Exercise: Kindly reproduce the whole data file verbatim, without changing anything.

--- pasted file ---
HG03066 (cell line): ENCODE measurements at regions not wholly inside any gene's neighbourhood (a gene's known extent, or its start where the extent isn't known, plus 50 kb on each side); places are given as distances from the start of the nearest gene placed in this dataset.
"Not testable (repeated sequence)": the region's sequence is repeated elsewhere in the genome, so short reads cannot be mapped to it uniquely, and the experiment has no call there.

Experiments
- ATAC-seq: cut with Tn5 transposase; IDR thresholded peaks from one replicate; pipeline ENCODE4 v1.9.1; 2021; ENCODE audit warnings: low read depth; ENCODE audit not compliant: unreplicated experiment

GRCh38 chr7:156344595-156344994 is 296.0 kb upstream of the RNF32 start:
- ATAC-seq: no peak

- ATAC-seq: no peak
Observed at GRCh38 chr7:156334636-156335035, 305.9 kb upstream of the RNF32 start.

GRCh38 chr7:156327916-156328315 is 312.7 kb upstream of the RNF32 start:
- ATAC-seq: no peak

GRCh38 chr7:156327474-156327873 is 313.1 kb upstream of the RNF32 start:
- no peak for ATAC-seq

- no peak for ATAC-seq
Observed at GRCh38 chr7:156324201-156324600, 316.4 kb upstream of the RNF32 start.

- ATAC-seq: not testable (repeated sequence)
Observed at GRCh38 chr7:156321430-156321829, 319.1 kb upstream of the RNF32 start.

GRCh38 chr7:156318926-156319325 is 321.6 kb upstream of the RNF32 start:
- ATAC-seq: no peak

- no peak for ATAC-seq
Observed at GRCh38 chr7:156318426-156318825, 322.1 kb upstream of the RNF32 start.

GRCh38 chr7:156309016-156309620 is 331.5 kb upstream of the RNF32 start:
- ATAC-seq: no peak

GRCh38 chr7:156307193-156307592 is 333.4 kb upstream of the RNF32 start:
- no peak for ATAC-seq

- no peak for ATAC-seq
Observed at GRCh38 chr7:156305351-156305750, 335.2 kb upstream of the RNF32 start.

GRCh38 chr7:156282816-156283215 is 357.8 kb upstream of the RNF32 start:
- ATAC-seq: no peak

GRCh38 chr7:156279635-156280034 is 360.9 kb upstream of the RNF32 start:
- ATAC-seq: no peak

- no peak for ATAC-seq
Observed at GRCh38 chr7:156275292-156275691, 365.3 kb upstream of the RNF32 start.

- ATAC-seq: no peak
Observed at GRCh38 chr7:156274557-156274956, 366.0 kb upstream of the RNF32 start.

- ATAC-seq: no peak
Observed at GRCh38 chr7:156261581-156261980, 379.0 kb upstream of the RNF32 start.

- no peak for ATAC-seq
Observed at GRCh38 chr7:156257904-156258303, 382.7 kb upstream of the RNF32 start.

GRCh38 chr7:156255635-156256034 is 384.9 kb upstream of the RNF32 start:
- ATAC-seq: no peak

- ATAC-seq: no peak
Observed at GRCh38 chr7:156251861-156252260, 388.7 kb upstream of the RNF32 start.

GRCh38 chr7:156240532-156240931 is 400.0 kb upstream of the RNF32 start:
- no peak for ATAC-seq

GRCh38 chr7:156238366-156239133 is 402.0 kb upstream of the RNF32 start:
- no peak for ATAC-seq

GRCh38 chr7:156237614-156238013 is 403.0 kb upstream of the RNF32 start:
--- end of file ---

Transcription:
HG03066 (cell line): ENCODE measurements at regions not wholly inside any gene's neighbourhood (a gene's known extent, or its start where the extent isn't known, plus 50 kb on each side); places are given as distances from the start of the nearest gene placed in this dataset.
"Not testable (repeated sequence)": the region's sequence is repeated elsewhere in the genome, so short reads cannot be mapped to it uniquely, and the experiment has no call there.

Experiments
- ATAC-seq: cut with Tn5 transposase; IDR thresholded peaks from one replicate; pipeline ENCODE4 v1.9.1; 2021; ENCODE audit warnings: low read depth; ENCODE audit not compliant: unreplicated experiment

GRCh38 chr7:156344595-156344994 is 296.0 kb upstream of the RNF32 start:
- ATAC-seq: no peak

- ATAC-seq: no peak
Observed at GRCh38 chr7:156334636-156335035, 305.9 kb upstream of the RNF32 start.

GRCh38 chr7:156327916-156328315 is 312.7 kb upstream of the RNF32 start:
- ATAC-seq: no peak

GRCh38 chr7:156327474-156327873 is 313.1 kb upstream of the RNF32 start:
- no peak for ATAC-seq

- no peak for ATAC-seq
Observed at GRCh38 chr7:156324201-156324600, 316.4 kb upstream of the RNF32 start.

- ATAC-seq: not testable (repeated sequence)
Observed at GRCh38 chr7:156321430-156321829, 319.1 kb upstream of the RNF32 start.

GRCh38 chr7:156318926-156319325 is 321.6 kb upstream of the RNF32 start:
- ATAC-seq: no peak

- no peak for ATAC-seq
Observed at GRCh38 chr7:156318426-156318825, 322.1 kb upstream of the RNF32 start.

GRCh38 chr7:156309016-156309620 is 331.5 kb upstream of the RNF32 start:
- ATAC-seq: no peak

GRCh38 chr7:156307193-156307592 is 333.4 kb upstream of the RNF32 start:
- no peak for ATAC-seq

- no peak for ATAC-seq
Observed at GRCh38 chr7:156305351-156305750, 335.2 kb upstream of the RNF32 start.

GRCh38 chr7:156282816-156283215 is 357.8 kb upstream of the RNF32 start:
- ATAC-seq: no peak

GRCh38 chr7:156279635-156280034 is 360.9 kb upstream of the RNF32 start:
- ATAC-seq: no peak

- no peak for ATAC-seq
Observed at GRCh38 chr7:156275292-156275691, 365.3 kb upstream of the RNF32 start.

- ATAC-seq: no peak
Observed at GRCh38 chr7:156274557-156274956, 366.0 kb upstream of the RNF32 start.

- ATAC-seq: no peak
Observed at GRCh38 chr7:156261581-156261980, 379.0 kb upstream of the RNF32 start.

- no peak for ATAC-seq
Observed at GRCh38 chr7:156257904-156258303, 382.7 kb upstream of the RNF32 start.

GRCh38 chr7:156255635-156256034 is 384.9 kb upstream of the RNF32 start:
- ATAC-seq: no peak

- ATAC-seq: no peak
Observed at GRCh38 chr7:156251861-156252260, 388.7 kb upstream of the RNF32 start.

GRCh38 chr7:156240532-156240931 is 400.0 kb upstream of the RNF32 start:
- no peak for ATAC-seq

GRCh38 chr7:156238366-156239133 is 402.0 kb upstream of the RNF32 start:
- no peak for ATAC-seq

GRCh38 chr7:156237614-156238013 is 403.0 kb upstream of the RNF32 start: